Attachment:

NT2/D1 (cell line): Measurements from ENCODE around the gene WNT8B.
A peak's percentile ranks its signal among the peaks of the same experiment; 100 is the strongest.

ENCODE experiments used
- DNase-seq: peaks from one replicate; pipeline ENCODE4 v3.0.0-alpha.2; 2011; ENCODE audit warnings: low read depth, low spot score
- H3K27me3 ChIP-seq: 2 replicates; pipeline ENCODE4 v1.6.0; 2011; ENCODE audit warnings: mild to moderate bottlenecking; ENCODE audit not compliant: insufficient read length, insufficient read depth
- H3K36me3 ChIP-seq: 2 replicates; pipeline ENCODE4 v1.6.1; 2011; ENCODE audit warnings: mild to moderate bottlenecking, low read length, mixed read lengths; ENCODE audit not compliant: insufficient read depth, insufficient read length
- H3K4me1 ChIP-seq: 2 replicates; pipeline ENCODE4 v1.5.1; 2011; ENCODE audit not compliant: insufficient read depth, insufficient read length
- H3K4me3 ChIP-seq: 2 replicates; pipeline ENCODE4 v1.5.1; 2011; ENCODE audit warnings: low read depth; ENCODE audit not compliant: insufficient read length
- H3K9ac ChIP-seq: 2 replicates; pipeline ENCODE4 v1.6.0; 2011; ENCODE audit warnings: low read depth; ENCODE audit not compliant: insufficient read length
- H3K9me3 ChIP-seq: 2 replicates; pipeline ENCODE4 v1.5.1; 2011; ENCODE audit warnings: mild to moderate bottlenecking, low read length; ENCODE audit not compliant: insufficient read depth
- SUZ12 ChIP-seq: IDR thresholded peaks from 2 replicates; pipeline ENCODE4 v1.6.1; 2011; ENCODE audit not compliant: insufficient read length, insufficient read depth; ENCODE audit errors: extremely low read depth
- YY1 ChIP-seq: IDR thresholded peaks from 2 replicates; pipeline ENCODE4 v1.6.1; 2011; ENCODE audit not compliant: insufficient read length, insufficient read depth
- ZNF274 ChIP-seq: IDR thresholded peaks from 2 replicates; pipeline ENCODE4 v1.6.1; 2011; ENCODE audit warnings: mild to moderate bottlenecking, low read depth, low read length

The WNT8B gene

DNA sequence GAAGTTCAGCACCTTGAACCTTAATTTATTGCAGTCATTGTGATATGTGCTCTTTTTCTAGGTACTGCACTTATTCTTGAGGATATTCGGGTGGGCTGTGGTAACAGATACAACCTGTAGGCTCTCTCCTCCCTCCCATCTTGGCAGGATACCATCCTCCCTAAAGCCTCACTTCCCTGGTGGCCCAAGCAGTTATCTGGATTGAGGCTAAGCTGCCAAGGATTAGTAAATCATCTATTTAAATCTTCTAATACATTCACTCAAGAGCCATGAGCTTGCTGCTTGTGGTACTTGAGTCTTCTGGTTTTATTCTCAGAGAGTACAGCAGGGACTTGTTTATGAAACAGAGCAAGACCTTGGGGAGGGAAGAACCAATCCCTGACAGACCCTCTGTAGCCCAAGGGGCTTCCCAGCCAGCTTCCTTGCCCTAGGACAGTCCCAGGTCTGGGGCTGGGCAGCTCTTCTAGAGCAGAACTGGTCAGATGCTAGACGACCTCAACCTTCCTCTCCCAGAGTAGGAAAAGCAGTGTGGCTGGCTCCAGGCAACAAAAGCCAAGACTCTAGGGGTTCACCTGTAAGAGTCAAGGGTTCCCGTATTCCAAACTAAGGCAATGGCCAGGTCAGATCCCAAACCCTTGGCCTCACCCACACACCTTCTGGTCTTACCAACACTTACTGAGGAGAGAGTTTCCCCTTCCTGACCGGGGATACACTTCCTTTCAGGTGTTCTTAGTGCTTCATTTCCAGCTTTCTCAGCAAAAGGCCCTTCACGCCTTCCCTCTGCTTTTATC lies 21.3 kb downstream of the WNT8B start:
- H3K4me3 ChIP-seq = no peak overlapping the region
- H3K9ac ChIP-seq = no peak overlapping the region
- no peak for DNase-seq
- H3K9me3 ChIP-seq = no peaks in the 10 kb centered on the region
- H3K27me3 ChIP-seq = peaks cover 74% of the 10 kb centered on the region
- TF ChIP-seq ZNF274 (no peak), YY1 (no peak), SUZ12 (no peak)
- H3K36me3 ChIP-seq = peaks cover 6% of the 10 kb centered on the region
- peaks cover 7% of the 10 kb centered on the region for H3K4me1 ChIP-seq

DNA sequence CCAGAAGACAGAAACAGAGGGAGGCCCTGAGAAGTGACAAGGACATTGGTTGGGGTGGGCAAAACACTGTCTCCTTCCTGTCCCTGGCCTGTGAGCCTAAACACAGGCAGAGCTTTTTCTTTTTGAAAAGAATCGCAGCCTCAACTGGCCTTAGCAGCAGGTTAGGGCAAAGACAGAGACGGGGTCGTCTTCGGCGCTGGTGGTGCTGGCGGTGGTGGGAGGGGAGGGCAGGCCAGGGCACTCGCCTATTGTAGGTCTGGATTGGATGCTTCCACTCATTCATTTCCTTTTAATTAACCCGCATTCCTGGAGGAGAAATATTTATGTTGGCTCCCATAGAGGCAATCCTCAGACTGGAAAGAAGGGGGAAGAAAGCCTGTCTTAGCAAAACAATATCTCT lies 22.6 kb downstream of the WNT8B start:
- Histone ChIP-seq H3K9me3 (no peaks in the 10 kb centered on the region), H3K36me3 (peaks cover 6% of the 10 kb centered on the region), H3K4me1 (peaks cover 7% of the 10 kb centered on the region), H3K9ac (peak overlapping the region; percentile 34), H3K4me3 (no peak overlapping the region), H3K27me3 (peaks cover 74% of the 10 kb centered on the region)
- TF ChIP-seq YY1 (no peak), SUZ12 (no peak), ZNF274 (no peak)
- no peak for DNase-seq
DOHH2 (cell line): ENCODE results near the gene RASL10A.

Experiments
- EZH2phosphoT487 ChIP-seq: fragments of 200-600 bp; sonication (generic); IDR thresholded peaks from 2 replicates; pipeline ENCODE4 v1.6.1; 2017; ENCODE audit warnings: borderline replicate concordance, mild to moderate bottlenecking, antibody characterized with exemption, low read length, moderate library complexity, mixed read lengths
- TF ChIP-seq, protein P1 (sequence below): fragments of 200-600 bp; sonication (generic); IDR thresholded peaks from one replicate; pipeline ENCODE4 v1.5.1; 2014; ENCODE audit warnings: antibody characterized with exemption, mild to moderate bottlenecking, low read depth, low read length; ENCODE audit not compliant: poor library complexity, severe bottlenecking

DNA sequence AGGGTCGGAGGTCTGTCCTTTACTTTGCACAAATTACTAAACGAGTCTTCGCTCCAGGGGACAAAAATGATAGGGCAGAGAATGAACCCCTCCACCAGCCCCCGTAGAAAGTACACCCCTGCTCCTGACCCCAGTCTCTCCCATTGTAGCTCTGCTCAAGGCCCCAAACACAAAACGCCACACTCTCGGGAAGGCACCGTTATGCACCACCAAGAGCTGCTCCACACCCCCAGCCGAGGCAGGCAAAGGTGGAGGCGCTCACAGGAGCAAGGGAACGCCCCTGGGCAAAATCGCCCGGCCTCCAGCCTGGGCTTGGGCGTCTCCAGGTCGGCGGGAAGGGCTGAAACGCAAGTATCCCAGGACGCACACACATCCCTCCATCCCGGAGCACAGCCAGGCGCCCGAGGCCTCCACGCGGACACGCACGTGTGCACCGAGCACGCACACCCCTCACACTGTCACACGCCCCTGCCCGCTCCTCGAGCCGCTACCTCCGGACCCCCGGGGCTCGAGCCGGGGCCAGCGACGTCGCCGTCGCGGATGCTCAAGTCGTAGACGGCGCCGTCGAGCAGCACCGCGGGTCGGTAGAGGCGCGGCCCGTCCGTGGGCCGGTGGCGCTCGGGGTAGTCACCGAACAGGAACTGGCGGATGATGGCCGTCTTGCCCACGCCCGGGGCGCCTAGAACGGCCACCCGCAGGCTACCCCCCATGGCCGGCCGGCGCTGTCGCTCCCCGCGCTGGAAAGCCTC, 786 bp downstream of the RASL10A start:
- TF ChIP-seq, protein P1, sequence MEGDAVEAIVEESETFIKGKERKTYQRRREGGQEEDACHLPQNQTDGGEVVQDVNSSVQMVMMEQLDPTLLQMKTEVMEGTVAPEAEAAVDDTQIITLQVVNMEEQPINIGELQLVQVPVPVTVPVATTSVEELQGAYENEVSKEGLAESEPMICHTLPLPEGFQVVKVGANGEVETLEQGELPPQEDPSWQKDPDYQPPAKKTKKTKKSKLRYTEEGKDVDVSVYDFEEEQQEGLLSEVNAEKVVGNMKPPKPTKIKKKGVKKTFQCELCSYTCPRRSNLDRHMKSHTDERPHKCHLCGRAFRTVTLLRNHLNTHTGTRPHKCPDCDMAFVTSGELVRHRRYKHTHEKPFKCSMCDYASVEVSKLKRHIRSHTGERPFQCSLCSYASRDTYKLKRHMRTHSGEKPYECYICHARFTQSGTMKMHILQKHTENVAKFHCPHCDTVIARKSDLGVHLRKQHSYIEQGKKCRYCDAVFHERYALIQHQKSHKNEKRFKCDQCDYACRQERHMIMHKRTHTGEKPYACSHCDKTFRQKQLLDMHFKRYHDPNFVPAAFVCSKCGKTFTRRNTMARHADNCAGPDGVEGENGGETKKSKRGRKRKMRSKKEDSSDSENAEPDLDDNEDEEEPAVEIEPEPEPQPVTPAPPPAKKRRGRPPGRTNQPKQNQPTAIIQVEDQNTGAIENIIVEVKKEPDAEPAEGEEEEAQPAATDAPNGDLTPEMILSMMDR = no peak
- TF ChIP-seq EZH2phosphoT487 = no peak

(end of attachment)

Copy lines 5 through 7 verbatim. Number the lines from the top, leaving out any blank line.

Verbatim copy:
- H3K27me3 ChIP-seq: 2 replicates; pipeline ENCODE4 v1.6.0; 2011; ENCODE audit warnings: mild to moderate bottlenecking; ENCODE audit not compliant: insufficient read length, insufficient read depth
- H3K36me3 ChIP-seq: 2 replicates; pipeline ENCODE4 v1.6.1; 2011; ENCODE audit warnings: mild to moderate bottlenecking, low read length, mixed read lengths; ENCODE audit not compliant: insufficient read depth, insufficient read length
- H3K4me1 ChIP-seq: 2 replicates; pipeline ENCODE4 v1.5.1; 2011; ENCODE audit not compliant: insufficient read depth, insufficient read length